Whenever I ask a class of students or a group sitting in a retreat what they know of their ancestors, the answers are often surprising. Most people initially say they know only about their immediate family. Sometimes that includes grandparents, though often even their contact with and knowledge of grandparents or more ancient family connections is nearly nil. The attitude that comes along with those answers also indicates a lack of connection in many cases. Of course it depends upon who I’m asking. If the person is from a family that has recently immigrated, the knowledge is often greater than people who have roots in this country for more than two or three generations. Even among recently immigrated people, the answers vary widely. Sometimes a family chooses to leave the past behind, for any number of reasons. Those who seek to assimilate, often drop the use of their language of origin, or change their names to fit into the more dominant culture. Sometimes families are leaving behind a past that they do not want to be reminded of. On the other hand, some families hold onto their traditions, language, and history, and do not seek to blend into a wider culture. And then there are those who are somewhere in between. Regardless of whether a family is new to this country or not, we all carry with us a family and cultural history whether we know about it or not.
You may wonder why this matters, particularly in regard to our relationships with our grandchildren. “The past is better left behind.” “That’s the past, and it has nothing to do with the present.” “That was in the past, but it doesn’t have anything to do with me.” All common responses, however, our past does affect us, and understanding more about our family’s history can often put present difficulties, challenges, and problems in perspective. Coming to a greater understanding about our family’s history also can do much to help heal some of our family’s wounds so that those wounds aren’t passed along from generation to generation. Some of the types of problems that can be passed along through the family include physical illnesses, alcoholism and drug abuse, emotional and physical violence, sexual abuse, incest, family secrets, and other psychological and social issues and behavior. Patterns and behavior, personalities and tendencies, as well as unresolved and unhealed trauma does travel with us intergenerationally.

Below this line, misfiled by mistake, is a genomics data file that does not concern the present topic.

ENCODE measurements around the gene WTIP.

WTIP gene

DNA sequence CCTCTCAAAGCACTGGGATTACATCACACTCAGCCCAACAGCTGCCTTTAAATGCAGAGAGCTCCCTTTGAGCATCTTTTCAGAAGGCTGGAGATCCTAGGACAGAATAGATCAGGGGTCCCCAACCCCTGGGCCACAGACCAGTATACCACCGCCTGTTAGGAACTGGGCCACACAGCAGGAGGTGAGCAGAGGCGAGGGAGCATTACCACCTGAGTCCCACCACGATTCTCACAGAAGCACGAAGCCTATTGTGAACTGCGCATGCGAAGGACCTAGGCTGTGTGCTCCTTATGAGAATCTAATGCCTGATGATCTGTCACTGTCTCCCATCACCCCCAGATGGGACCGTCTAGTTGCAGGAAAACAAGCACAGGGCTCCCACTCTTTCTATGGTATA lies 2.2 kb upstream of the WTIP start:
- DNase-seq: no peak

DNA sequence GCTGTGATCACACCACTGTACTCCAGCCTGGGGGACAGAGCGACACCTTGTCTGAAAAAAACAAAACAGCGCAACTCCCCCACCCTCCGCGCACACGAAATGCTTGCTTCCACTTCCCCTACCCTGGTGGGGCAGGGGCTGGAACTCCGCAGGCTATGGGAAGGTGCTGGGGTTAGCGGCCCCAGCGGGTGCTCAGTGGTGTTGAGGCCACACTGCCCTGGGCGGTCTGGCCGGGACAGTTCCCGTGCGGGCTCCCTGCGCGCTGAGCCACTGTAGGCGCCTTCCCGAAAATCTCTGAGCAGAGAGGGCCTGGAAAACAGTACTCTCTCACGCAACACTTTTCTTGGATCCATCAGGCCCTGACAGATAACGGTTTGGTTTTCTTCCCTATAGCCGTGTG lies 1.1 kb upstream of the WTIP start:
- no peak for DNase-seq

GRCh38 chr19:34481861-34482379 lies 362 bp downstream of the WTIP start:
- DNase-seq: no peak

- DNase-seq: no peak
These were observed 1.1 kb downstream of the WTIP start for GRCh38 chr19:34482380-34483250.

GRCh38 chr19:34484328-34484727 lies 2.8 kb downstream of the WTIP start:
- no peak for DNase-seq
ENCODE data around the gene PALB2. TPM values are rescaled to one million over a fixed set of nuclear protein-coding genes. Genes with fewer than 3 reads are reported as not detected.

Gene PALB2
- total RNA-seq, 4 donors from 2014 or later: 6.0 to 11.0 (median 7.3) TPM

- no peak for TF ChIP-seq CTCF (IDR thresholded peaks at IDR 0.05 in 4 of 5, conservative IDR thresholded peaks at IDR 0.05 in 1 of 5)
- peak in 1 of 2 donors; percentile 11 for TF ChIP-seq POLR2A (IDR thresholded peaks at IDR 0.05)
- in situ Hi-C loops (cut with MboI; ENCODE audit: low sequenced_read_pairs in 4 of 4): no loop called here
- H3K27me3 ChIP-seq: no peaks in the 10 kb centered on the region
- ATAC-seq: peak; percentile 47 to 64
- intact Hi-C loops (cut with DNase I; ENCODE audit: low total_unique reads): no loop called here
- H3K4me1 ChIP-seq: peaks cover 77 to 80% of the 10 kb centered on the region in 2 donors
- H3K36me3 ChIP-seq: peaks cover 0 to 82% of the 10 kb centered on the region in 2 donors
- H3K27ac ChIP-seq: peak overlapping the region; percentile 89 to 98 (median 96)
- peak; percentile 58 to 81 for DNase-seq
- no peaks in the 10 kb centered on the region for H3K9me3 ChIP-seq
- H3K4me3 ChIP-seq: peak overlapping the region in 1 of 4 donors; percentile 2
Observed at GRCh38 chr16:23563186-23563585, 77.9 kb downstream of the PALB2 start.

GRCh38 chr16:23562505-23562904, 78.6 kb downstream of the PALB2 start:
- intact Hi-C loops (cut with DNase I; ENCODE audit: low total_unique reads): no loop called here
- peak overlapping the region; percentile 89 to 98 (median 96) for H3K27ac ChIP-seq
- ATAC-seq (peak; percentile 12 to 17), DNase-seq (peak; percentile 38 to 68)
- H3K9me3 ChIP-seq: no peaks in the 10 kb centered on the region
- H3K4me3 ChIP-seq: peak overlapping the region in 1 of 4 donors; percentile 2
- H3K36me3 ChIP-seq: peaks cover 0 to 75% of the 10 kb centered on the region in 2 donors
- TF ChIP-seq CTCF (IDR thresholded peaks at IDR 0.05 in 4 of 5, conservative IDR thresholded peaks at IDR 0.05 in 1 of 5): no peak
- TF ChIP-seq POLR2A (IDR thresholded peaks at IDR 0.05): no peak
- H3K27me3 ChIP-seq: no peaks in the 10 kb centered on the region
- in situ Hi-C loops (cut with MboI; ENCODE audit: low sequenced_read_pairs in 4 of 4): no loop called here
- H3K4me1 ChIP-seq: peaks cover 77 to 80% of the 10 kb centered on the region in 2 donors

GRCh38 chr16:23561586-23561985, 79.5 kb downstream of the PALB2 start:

Understanding how the past affects us in the present, does not change the past, but allows us to learn how the past may still affect the present. For example, when there is chronic abuse of alcohol or drugs in one’s family history, the tendency for this abuse to repeat itself is greater. Along with alcoholism or drug abuse comes a complexity of behavioral and psychological responses, that when left unaddressed, create all types of problems for the one who is abusing a substance and for those with whom the abuser is in relationship. We, as grandparents, model behavior for our children and grandchildren. By the time we are middle aged or beyond, we need to have taken care of some of the major issues in our own lives. If we do not, we are contributing to problems within the family that will carry on after we are gone.
Often we get into the pattern of living vicariously through the lives of our children or grandchildren. As grandparents, we have the important responsibility to “tend to our own knitting!” This requires a responsible grandparent, to address their own character and behavior flaws, and the shadow side of our personalities, so that we are in the mode of continuing to grow and develop. We are at the stage of life when we have enough experience, education, wisdom, and self knowledge that we can still make some changes that will be not only for our own good but also for the good of those who come after us, our children, grandchildren, and great grandchildren. What we do during this lifetime, can do much to heal the intergenerational wounds that all families carry.